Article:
Bartier Perry to pay lawyer $942k for ‘misleading, deceptive’ advice

Bartier Perry to pay lawyer $942k for ‘misleading, deceptive’ advice

04 August 2021 By Naomi Neilson
Bartier Perry

Sydney firm Bartier Perry has been ordered to pay a lawyer over $942,000 after an appeals court upheld a ruling that the firm had provided the client with “deceptive” advice and misled him about the nature of his legal rights. 

Bartier Perry was accused of breaching contract, negligence and “misleading and deceptive” conduct in its alleged failure to advise lawyer Dennis Paltos about the fate of his family law practice and partnership. Specifically, Mr Paltos submitted the firm had failed to properly advise him about his right to a put and call option agreement.


The Court of Appeal did submit that the primary judge had erred in not making a deduction of the amount payable to Mr Paltos and reduced the amount of damages owed from $1,411,707 to $942,777. The firm was ordered to pay Mr Paltos’ costs of the original proceedings on an ordinary basis and parties were ordered to pay their own costs in the Court of Appeal. 

“The advice given by Bartier Perry to Mr Paltos was misleading and deceptive, in that it was a dangerously incomplete statement of his legal rights and was apt to mislead him about the nature of those rights,” the Court of Appeal upheld. 


The conflict arose over a dispute Mr Paltos had about his partnership with another lawyer, Peter Milevski. Bartier Perry advised Mr Paltos that Mr Milevski could terminate the partnership and suggested that Mr Paltos offer to sell 20 per cent of the partnership over to him or dissolve the partnership himself.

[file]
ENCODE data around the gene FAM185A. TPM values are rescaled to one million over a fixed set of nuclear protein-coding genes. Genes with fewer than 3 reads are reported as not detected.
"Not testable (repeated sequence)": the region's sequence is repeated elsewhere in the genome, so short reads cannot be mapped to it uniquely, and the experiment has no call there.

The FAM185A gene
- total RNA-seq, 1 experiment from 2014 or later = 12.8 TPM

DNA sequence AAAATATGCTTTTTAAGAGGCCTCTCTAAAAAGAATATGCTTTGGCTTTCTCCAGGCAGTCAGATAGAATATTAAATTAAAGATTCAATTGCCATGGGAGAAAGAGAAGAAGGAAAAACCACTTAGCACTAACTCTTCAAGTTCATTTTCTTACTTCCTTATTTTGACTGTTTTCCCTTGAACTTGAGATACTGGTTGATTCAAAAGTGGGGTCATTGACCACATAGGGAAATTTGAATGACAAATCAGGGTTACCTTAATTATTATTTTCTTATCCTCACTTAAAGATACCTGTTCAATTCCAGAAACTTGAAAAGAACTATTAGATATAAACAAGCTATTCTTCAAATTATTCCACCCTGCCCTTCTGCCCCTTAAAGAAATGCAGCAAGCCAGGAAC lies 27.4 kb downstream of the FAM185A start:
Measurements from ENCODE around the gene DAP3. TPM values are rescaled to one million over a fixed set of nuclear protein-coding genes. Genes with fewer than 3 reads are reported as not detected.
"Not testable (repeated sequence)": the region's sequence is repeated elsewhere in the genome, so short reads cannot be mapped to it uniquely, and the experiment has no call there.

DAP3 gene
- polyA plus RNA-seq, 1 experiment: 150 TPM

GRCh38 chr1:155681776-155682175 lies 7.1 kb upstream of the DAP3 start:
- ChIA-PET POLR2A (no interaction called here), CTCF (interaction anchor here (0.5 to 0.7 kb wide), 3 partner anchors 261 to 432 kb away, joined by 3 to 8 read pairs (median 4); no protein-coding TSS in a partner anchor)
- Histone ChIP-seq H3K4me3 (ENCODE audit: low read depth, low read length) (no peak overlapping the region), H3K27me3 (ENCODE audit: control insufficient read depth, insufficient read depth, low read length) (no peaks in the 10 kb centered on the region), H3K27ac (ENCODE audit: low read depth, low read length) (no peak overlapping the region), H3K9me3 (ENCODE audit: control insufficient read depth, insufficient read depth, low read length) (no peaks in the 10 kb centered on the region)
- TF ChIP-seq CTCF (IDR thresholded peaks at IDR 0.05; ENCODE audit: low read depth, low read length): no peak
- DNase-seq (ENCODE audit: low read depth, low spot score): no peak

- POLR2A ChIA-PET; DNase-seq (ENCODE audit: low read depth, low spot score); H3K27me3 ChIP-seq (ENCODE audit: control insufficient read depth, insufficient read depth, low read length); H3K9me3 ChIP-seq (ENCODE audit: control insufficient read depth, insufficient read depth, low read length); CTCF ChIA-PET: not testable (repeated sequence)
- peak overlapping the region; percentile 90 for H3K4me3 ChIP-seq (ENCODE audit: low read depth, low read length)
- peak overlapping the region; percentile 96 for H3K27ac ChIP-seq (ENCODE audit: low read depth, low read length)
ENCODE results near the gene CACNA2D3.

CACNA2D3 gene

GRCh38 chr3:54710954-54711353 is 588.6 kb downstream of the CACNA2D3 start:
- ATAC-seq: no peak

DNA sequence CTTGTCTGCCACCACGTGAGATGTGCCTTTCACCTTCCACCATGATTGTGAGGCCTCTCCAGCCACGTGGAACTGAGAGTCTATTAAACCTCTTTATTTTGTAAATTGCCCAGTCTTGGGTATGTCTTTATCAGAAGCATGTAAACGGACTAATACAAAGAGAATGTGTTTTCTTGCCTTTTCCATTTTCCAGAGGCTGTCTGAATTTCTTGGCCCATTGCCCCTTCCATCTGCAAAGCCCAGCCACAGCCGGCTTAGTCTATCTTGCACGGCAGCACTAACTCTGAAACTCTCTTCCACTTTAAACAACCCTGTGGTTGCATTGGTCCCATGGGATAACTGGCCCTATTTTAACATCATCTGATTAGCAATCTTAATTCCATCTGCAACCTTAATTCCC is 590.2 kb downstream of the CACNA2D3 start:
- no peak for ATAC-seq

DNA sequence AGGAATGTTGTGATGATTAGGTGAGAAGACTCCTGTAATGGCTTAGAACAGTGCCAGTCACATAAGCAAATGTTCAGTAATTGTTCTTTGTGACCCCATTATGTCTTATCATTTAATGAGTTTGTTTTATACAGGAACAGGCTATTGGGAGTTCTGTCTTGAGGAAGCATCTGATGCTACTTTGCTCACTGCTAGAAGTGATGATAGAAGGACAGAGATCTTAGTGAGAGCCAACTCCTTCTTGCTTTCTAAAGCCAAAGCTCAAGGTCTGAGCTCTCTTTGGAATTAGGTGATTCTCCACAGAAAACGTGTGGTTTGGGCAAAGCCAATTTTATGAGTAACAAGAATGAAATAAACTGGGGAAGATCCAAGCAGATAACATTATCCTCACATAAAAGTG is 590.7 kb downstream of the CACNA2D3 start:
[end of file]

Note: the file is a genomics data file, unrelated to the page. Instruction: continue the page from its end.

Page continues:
Mr Milevski commenced proceedings in the Supreme Court and orders were made for the dissolution of the partnership. Separate proceedings about the partnership and against Mr Milevski brought by Mr Paltos are still ongoing. 

The Court of Appeal found that Bartier Berry’s advice that the put and call option agreement did not apply to him “yet” was “not sufficient to discharge its obligation to provide competent legal advice” about Mr Paltos’ options. 

“A reasonably competent solicitor in the position of Bartier Perry would had advised Mr Paltos that if he remained unable to work in the partnership after six months, he could exercise the put option to require Mr Milevski to purchase 70 per cent interest in the partnership,” the judgement read. 

The judgement can be read in full on AustLII: Bartier Perry Pty Ltd v Paltos [2021] NSWCA 158 (3 August 2021).

Bartier Perry to pay lawyer $942k for ‘misleading, deceptive’ advice
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